THE LEADING MEN: Will Chase and Jim Norton, Two "Sides of the Coin" in The Mystery of Edwin Drood

By Michael Gioia
14 Jan 2013

Norton as the Chairman
Photo by Andrew Eccles

The Chairman runs the show. Is it exciting? Exhausting?
JN: It's both of those things because there's nowhere to hide. You're on [stage] all night long. It's like being up on a high wire without a net because you never know what's going to happen. Yes, it is exciting, but in terms of the energy required, it is like an Olympic event, I feel, every night. It's like being part of a track team, where you have to go and run 100 meters every night and break a world record, so that's the real test that we have every night — to keep the show fresh. And, my job, as [director] Scott Ellis keeps telling me, is to drive the show along and never let it slag. So that's why my days are usually spent quietly, either swimming, walking in the park or just getting myself ready for the evening. But it's great to be with a company like this — 22 actors and a fabulous orchestra.

You're wearing two hats in Drood. In the middle of the music hall show, you take over the role of the Mayor. Can you tell me about this dual role?
JN: It's a wonderful piece of theatrical magic that Rupert has thought up. The Chairman is the man who's written the [music hall] show, who's directed the show, who's choreographed the show, and we have to remind ourselves — and the audience — that this is the premiere performance. It's the first performance, so anything can go right or anything can go wrong, and, in the midst of [the show], one of the actors gets drunk and isn't able to appear, so the Chairman steps in. It's a lovely opportunity to play another character. I have to keep reminding myself who I am from time to time. As he says in the song ["Both Sides of the Coin"], "I don't know who I am from scene to scene!" [Laughs.] It took a while to get that to be fluid, as I hope it is now.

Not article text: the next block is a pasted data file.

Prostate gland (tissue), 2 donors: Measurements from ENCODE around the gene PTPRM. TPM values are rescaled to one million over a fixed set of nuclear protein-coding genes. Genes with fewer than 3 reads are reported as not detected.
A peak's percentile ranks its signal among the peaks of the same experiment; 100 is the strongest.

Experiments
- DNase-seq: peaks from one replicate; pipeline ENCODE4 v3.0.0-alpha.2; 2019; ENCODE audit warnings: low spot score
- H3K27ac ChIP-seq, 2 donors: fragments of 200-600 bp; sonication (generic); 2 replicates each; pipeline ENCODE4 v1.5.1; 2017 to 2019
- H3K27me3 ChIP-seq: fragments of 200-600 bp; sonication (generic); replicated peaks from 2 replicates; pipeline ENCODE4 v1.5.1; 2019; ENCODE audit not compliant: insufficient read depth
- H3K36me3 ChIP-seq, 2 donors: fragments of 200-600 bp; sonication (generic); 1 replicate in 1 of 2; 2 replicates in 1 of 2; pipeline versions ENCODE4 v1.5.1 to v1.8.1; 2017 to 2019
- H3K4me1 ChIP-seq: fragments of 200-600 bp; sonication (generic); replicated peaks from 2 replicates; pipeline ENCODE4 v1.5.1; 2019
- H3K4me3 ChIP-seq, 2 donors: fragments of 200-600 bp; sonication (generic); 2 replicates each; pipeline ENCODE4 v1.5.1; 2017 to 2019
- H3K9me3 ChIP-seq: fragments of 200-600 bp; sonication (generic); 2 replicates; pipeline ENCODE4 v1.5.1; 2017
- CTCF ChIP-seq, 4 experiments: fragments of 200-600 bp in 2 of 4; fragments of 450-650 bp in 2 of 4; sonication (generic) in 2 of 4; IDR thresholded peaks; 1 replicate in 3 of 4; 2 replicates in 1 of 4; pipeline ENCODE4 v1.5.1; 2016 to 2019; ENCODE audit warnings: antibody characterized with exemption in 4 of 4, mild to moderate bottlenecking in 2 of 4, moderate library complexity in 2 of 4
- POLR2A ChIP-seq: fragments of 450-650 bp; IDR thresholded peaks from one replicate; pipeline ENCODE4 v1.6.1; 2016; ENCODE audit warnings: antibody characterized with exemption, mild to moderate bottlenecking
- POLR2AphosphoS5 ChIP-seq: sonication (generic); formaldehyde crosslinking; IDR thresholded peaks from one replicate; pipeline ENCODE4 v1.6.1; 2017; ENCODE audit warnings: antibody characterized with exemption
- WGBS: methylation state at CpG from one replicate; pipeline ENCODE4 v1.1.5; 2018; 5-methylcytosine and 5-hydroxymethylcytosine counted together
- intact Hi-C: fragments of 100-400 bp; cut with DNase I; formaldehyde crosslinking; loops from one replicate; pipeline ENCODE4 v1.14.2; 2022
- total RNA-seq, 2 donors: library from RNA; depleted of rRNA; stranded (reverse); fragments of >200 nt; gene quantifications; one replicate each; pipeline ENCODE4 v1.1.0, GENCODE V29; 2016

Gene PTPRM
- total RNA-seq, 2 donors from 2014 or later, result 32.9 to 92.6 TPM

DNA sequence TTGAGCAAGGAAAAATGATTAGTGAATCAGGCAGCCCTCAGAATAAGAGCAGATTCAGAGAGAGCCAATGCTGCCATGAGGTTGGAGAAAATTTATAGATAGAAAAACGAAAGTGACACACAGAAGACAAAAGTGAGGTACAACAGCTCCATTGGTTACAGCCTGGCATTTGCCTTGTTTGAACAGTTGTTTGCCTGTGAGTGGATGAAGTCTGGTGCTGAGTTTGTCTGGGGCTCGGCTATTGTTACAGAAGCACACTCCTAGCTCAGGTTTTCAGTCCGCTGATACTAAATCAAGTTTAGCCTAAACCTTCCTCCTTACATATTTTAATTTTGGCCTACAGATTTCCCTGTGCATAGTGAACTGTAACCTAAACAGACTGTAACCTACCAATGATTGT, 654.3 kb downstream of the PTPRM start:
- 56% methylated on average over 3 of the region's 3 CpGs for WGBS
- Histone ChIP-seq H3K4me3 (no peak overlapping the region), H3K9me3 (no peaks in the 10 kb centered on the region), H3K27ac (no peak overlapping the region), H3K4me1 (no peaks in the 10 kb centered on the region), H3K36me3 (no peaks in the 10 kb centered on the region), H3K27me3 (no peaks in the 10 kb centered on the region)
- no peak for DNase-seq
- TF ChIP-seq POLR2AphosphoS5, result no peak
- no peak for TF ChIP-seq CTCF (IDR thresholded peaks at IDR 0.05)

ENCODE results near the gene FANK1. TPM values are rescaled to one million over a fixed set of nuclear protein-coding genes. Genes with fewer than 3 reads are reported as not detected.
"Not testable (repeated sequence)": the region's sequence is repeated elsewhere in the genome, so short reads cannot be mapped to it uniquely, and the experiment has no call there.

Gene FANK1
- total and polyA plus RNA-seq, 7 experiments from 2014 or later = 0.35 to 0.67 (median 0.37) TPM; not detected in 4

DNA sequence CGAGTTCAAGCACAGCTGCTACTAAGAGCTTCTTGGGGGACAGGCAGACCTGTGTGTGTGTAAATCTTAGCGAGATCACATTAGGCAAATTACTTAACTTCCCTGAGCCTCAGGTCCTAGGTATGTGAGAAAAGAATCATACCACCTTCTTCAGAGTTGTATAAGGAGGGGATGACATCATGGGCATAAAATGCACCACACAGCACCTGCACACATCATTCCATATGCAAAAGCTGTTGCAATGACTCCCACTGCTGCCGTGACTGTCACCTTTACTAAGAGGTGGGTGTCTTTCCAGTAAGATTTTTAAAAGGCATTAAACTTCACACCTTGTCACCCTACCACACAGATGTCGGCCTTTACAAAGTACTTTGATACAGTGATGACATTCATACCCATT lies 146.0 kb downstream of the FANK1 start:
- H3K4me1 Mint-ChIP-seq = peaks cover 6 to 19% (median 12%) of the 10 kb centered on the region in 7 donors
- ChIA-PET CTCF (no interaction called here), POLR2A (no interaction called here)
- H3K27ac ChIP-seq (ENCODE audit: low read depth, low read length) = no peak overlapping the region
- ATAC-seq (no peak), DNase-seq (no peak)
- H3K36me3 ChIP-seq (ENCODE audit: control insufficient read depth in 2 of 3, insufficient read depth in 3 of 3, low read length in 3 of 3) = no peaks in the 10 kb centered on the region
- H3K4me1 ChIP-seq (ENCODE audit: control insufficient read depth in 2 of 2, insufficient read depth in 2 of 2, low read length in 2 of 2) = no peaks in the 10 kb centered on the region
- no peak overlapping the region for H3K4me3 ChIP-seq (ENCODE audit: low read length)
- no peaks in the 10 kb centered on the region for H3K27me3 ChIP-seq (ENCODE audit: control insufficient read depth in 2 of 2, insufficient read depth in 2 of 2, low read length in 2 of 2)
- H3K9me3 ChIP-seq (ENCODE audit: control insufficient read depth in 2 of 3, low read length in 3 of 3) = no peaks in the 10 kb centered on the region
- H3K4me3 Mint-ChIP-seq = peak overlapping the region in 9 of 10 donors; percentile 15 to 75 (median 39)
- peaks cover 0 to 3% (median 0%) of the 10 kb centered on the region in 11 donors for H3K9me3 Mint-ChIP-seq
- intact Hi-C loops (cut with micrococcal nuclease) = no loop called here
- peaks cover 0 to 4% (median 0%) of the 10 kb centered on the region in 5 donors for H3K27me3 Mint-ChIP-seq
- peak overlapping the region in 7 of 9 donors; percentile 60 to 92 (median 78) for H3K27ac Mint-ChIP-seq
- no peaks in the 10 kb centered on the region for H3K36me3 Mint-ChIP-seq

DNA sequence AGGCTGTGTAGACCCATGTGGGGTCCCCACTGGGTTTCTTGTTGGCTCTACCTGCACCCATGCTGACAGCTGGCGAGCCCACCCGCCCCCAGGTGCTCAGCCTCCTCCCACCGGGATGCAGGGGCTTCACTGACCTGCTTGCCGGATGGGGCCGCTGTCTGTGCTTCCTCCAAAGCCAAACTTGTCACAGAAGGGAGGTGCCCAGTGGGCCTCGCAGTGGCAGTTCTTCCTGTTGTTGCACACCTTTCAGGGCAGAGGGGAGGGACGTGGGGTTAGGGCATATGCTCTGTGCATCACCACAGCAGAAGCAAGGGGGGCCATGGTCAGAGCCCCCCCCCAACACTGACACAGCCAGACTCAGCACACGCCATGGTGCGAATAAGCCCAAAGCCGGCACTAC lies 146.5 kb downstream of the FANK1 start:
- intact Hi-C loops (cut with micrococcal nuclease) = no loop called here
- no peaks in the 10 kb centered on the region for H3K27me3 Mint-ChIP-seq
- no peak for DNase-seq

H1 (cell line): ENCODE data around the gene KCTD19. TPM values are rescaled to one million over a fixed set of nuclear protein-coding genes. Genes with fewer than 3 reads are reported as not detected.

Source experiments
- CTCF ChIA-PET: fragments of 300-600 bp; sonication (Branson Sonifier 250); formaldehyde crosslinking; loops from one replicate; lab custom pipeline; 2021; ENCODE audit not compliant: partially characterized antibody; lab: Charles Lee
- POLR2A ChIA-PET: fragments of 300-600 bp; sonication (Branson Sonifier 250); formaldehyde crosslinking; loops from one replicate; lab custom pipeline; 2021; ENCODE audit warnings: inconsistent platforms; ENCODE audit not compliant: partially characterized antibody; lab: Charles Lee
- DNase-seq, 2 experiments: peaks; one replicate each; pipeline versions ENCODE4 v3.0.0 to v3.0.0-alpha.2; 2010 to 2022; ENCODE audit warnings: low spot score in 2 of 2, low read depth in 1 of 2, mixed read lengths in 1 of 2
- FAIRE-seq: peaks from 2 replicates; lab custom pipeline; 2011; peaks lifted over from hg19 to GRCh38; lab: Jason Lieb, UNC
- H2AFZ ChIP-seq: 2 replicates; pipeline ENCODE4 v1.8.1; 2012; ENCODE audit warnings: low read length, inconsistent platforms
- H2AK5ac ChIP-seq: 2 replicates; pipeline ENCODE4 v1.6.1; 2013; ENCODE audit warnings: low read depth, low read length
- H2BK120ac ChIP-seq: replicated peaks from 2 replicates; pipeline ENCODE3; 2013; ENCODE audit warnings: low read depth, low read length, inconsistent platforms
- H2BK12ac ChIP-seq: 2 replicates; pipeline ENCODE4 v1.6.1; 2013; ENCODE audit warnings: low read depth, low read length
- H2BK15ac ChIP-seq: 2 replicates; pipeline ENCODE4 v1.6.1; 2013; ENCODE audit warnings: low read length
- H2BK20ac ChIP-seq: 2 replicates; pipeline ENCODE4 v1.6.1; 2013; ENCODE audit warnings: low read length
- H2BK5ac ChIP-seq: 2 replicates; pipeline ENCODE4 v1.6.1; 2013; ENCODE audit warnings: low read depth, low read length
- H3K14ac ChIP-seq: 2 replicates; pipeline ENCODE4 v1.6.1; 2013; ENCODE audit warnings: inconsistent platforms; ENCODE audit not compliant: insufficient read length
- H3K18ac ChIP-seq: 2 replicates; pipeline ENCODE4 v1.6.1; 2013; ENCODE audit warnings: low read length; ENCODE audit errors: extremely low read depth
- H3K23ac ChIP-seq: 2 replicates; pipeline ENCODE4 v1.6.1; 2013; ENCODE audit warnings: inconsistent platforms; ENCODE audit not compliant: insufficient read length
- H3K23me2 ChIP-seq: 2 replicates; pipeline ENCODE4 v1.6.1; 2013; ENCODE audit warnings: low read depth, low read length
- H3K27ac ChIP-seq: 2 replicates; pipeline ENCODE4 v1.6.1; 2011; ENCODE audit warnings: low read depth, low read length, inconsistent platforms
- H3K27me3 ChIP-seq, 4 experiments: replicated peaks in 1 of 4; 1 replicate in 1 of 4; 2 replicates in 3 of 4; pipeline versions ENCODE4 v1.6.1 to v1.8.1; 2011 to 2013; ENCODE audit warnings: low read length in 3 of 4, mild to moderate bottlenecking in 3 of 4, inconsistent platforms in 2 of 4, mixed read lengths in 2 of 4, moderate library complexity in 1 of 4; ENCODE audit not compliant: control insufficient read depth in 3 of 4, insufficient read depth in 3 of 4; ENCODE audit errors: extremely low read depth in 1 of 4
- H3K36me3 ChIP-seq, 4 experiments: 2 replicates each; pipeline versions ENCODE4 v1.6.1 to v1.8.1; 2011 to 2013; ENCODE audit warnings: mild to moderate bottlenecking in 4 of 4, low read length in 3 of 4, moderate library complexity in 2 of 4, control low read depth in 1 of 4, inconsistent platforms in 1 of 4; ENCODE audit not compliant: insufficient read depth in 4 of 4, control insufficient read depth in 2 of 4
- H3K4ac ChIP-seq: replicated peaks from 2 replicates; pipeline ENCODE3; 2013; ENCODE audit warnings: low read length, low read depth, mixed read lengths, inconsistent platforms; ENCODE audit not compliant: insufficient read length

Will Chase mentioned that you studied Victorian mannerisms and gestures for this role…
JN: There's a great guy named Jack Murphy [from] London who is an expert on Victorian theatre, so I did some work with him before I started rehearsals — [on] the mode of address, how they stand, how they speak, how they move. But I've always been interested in Victorian theatre because, as a young actor, I worked with a lot of those old actor laddies — chaps who wore capes and had silver-topped canes… It was all about voice projection and how they looked.

The Chairman is really, for me, an amalgam of all those older actors who I saw when I was a kid, doing their old-fashioned plays. That's a kind of style of acting that we don't have anymore. There's a lot to be said for it because they, of course, had to act in theatres where there was no amplification, so they had to have incredibly strong, articulate voices to play to sometimes 2,000 people. That's really where the [term] "show business" came from because when they said things like, "On yonder mountain, I see the cloud," they would point and do these big gestures because the theatre was so huge that everything had to be huge, including the performance. Actors now are so used to working in close-up on film that it's a kind of technique that has been lost to a lot of young actors today. What I try to do, playing the Chairman, is to revive that style — that old-fashioned, fruity style of acting. [Laughs.]

( staff writer Michael Gioia's work appears in the news, feature and video sections of Follow him on Twitter at @PlaybillMichael.)